No top-ten list of mysterious settings would be complete without mentioning Wales. This ancient land alone could support a list of fifty or more magical and atmospheric locations. So I’ve chosen to focus on the area of northern Snowdonia surrounding the village of Betws-y-Coed—“the prayer house in the wood.” This land is filled with miles of magnificent countryside chock-full of rippling rivers, glens, dense woods, and glorious mountain peaks. Upstream lies Swallow Falls, the highest continuous waterfall in Wales, while downstream is the charming Fairy Glen. The smaller and perhaps even more picturesque village of Capel Curig lies a short distance to the west, and beyond that the almost fantastical summit of Castell y Gwynt. One excellent series set in Wales is Ellis Peters’s Brother Cadfael medieval mysteries.
- The Scottish Highlands
Once again, I know this is a broad choice, even broader than the previous selection. But there are so many splendidly mysterious settings throughout the entire Highlands that it is impossible to choose just one. There is a magic all its own to the Highlands, especially in places like Glencoe. This dramatic valley surrounded by rugged mountains has to be experienced to believe. Called “The Weeping Glen” because of the brutal massacre that happened there in 1692, and because the cliffs seem to literally weep water when it rains. Standing in the midst of its somber beauty, you can’t help but feel your heart and blood stir. Locations like the Isle of Skye, with its mist-shrouded, almost fantastical landscape, only further that emotional connection to the land. And there are no shortage of glorious castles and ruins, be it the stark shell of Ardvreck Castle on a rocky promontory in the far north, the remnants of 16th-century Urquhart Castle on Loch Ness, or the romantic and much-photographed Eilean Donan Castle. Numerous fictional sleuths, including M.C. Beaton’s Hamish Macbeth, wander these hills and glens.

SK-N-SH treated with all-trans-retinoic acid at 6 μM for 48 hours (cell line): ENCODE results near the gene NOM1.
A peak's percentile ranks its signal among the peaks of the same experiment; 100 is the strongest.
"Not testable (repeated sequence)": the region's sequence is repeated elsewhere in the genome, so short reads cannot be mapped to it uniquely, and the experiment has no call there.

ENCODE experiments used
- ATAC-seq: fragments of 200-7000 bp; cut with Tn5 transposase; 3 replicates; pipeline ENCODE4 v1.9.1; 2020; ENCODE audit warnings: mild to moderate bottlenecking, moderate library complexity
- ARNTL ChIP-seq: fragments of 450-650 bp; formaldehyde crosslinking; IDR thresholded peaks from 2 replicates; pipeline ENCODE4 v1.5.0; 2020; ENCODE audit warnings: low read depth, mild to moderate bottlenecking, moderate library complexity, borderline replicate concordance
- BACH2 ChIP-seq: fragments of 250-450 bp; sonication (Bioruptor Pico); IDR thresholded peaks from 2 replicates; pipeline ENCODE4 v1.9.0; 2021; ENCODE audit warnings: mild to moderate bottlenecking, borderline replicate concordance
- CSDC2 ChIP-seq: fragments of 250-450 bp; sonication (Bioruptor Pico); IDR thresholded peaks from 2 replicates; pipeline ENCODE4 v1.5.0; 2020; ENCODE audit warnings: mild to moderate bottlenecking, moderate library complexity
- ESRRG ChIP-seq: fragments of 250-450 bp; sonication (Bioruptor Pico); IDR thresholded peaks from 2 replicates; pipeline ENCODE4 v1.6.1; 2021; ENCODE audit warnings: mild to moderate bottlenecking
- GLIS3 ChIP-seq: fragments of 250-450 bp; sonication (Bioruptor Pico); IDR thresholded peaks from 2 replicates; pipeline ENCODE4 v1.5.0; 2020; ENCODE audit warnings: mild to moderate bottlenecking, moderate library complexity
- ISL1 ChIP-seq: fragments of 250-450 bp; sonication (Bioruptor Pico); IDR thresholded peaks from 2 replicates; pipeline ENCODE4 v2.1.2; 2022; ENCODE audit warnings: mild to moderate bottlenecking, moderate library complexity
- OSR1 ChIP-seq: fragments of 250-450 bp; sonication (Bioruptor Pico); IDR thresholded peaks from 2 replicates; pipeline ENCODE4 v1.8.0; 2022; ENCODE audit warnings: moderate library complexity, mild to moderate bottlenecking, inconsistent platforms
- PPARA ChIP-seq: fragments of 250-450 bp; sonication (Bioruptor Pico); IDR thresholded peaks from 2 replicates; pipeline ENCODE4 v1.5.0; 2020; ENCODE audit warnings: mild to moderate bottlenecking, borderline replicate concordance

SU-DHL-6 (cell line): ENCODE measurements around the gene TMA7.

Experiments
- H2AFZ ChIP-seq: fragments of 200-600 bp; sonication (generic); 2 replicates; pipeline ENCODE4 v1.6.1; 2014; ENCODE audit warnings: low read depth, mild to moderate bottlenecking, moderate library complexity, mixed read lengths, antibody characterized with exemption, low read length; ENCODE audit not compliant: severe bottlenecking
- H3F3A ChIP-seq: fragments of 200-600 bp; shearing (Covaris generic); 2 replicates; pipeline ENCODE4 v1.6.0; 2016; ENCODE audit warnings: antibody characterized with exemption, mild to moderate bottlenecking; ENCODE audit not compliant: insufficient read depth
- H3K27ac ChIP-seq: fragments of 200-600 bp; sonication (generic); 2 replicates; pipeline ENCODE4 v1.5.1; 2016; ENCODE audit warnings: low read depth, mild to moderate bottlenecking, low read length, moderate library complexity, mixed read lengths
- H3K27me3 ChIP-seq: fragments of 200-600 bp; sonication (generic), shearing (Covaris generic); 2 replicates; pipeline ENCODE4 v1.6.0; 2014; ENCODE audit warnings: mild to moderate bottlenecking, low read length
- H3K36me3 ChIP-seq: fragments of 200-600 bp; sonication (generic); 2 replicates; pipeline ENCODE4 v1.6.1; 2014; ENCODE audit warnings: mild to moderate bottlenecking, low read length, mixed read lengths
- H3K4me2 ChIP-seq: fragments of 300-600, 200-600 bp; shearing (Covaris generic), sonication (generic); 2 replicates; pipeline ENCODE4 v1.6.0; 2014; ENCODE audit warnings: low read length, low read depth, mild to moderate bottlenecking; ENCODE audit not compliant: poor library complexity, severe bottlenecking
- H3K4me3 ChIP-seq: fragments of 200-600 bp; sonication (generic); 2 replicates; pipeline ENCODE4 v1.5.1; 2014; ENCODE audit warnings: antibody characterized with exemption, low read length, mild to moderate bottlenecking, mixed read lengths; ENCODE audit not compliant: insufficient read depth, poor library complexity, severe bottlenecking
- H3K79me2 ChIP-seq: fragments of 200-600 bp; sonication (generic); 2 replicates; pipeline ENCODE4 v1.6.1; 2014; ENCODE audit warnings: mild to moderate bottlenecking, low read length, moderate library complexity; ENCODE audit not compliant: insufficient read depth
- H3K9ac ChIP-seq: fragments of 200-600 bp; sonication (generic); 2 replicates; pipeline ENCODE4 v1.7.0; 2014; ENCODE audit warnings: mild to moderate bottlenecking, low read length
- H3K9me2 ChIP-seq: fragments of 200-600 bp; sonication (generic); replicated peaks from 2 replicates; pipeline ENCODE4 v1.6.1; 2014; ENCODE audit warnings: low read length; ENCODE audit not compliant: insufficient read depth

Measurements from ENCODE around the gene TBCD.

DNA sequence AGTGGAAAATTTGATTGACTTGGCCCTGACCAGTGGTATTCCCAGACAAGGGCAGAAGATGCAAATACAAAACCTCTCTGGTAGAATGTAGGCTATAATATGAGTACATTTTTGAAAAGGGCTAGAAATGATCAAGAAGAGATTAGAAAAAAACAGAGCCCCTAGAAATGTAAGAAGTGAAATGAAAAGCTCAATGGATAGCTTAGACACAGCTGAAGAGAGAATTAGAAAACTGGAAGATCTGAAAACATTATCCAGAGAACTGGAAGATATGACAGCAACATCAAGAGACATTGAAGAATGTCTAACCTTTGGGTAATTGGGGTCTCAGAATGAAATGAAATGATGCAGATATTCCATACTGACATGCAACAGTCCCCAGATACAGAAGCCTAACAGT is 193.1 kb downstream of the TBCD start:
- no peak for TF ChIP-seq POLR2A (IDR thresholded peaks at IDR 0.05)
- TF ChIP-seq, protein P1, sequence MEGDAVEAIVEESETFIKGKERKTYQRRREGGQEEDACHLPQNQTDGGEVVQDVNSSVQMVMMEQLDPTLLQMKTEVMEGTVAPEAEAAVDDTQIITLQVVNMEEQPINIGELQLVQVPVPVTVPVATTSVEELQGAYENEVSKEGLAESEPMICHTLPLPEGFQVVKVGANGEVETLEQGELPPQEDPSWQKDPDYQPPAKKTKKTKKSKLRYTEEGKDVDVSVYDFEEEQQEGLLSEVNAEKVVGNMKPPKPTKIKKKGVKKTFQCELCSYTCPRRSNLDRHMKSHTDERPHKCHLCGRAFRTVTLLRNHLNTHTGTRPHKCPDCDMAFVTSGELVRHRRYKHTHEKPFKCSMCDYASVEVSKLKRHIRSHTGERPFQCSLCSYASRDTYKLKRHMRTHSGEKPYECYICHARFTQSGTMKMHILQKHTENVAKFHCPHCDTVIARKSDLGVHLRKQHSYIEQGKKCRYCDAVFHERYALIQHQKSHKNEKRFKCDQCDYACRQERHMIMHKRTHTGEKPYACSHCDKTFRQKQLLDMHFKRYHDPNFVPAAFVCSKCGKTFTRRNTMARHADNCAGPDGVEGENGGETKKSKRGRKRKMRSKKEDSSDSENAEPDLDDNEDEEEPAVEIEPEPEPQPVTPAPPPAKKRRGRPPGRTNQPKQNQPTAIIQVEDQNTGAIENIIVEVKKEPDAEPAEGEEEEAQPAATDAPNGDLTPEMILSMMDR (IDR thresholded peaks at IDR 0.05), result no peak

If there were ever a landscape fashioned purely for mystery, it would be Dartmoor. A place out of time, even to this day much of Dartmoor can only be explored on foot. But any walkers must be wary of the treachery underfoot and overhead, for the ground is riddled with bogs and marshes, the weather is notorious for its quicksilver nature, and out on the expanse of the windswept moor one can easily become disoriented. The granite-shattered tors and local legends of ghosts, beasts, hedge-witches, and fae only add to the atmosphere of mystery and uncertainty. Sir Arthur Conan Doyle used this to terrific effect in one of Sherlock Holmes’s most famous cases, The Hound of the Baskervilles. A walk through part of Dartmoor is a must for any visit to southwest England. Just be careful you don’t become pixie-led.
Author Bio: Anna Lee Huber is the Daphne award-winning author of the national bestselling Lady Darby Mysteries, the Verity Kent Mysteries, and the Gothic Myths series, as well as the forthcoming anthology The Jacobite’s Watch. She is a summa cum laude graduate of Lipscomb University in Nashville, Tennessee, where she majored in music and minored in psychology. She currently resides in Indiana with her family and is hard at work on her next novel. A Brush with Shadows, her sixth Lady Darby novel, will release on March 6. Visit her online at www.annaleehuber.com.